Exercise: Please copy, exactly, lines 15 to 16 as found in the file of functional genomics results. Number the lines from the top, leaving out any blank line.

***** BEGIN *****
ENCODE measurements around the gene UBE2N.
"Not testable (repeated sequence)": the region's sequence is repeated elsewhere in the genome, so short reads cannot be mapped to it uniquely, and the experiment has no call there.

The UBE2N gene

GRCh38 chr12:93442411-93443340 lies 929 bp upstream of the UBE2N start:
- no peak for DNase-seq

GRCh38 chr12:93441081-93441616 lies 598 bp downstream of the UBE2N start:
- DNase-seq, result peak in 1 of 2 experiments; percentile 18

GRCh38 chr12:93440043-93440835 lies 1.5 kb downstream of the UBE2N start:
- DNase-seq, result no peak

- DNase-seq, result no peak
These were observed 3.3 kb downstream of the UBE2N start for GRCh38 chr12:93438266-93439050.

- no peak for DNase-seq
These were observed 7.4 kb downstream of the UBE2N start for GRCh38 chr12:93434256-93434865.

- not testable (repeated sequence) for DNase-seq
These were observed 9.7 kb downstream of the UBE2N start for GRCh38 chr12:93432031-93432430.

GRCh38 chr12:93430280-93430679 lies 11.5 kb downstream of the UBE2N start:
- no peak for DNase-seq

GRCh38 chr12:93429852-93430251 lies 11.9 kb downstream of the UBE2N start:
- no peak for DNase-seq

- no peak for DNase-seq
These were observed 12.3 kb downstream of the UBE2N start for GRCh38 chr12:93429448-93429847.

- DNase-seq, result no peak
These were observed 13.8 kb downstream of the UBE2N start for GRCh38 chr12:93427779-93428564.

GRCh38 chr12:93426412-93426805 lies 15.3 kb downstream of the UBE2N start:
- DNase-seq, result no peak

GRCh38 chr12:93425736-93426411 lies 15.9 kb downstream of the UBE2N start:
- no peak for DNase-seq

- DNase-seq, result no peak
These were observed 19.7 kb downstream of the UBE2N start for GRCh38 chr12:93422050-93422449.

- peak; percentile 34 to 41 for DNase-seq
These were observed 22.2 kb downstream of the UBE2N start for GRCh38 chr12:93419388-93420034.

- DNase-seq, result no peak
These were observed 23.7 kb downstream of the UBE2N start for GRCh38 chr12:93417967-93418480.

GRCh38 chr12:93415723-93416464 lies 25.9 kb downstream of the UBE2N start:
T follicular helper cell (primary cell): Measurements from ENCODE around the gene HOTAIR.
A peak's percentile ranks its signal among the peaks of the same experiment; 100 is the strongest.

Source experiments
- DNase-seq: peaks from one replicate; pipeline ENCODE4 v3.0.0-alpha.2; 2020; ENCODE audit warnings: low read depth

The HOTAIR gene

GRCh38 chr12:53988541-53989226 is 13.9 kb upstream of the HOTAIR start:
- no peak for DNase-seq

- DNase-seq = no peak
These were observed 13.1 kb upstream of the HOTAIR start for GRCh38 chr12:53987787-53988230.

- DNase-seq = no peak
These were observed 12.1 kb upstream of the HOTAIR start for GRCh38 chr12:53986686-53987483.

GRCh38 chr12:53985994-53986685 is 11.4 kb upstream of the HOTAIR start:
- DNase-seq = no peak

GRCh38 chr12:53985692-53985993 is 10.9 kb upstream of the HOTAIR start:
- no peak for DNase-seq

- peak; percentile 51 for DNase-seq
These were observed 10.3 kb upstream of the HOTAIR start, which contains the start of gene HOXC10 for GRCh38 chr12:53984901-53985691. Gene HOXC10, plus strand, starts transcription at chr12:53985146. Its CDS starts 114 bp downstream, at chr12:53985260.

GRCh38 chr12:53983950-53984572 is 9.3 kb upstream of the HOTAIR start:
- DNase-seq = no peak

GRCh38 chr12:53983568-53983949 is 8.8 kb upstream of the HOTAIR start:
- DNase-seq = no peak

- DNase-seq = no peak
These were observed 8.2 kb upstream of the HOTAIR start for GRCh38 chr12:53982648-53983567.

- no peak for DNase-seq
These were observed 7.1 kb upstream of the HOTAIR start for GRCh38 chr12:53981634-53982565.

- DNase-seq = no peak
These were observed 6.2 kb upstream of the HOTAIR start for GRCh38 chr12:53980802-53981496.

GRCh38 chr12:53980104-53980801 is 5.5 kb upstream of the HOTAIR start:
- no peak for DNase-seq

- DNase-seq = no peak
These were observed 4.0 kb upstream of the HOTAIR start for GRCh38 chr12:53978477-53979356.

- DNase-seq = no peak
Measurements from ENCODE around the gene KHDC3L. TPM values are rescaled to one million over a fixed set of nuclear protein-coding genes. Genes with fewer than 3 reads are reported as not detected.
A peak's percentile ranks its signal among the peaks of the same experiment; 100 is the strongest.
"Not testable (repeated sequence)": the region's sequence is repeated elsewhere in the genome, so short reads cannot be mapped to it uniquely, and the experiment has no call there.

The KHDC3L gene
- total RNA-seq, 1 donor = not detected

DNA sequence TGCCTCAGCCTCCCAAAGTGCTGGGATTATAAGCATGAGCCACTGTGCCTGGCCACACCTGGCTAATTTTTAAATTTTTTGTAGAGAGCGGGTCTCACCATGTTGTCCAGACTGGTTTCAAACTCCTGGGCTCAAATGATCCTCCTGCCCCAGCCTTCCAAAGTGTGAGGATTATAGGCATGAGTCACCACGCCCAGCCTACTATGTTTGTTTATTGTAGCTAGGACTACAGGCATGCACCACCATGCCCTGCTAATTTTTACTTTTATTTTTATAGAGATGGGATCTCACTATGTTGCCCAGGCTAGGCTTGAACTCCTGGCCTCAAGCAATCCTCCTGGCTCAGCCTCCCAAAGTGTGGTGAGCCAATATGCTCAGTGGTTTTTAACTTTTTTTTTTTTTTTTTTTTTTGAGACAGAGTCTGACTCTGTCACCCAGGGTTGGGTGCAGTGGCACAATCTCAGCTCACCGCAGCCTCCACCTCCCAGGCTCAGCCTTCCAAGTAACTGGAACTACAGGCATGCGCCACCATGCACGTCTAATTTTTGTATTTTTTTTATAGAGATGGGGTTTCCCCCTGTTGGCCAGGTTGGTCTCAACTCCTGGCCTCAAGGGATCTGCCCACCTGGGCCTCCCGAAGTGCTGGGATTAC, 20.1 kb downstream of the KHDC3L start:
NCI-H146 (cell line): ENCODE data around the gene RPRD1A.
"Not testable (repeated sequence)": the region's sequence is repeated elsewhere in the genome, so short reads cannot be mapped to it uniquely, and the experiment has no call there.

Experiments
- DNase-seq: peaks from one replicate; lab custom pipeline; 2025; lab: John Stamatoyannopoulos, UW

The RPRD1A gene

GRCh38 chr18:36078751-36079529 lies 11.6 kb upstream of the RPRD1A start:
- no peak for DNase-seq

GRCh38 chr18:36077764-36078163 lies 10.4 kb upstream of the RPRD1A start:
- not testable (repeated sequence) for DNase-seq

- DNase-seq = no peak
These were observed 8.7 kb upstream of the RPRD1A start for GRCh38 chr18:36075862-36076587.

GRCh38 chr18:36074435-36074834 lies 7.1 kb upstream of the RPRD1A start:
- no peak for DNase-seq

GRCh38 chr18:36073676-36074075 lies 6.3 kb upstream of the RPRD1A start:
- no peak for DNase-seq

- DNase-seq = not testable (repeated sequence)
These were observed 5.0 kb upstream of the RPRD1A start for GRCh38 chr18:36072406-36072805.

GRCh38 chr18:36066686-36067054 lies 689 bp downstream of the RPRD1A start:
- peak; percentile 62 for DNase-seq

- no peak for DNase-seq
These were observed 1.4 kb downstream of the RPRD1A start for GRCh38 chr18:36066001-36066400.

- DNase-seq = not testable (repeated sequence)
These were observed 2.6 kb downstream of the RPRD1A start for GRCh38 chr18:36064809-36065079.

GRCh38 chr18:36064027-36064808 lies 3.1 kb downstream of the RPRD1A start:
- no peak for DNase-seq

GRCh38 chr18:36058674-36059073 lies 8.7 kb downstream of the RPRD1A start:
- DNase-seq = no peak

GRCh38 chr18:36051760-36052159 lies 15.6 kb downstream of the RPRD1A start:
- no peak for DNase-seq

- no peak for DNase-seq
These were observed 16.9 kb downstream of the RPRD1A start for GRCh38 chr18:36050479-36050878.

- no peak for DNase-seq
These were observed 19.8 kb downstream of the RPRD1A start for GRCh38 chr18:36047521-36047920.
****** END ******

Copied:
These were observed 9.7 kb downstream of the UBE2N start for GRCh38 chr12:93432031-93432430.

GRCh38 chr12:93430280-93430679 lies 11.5 kb downstream of the UBE2N start: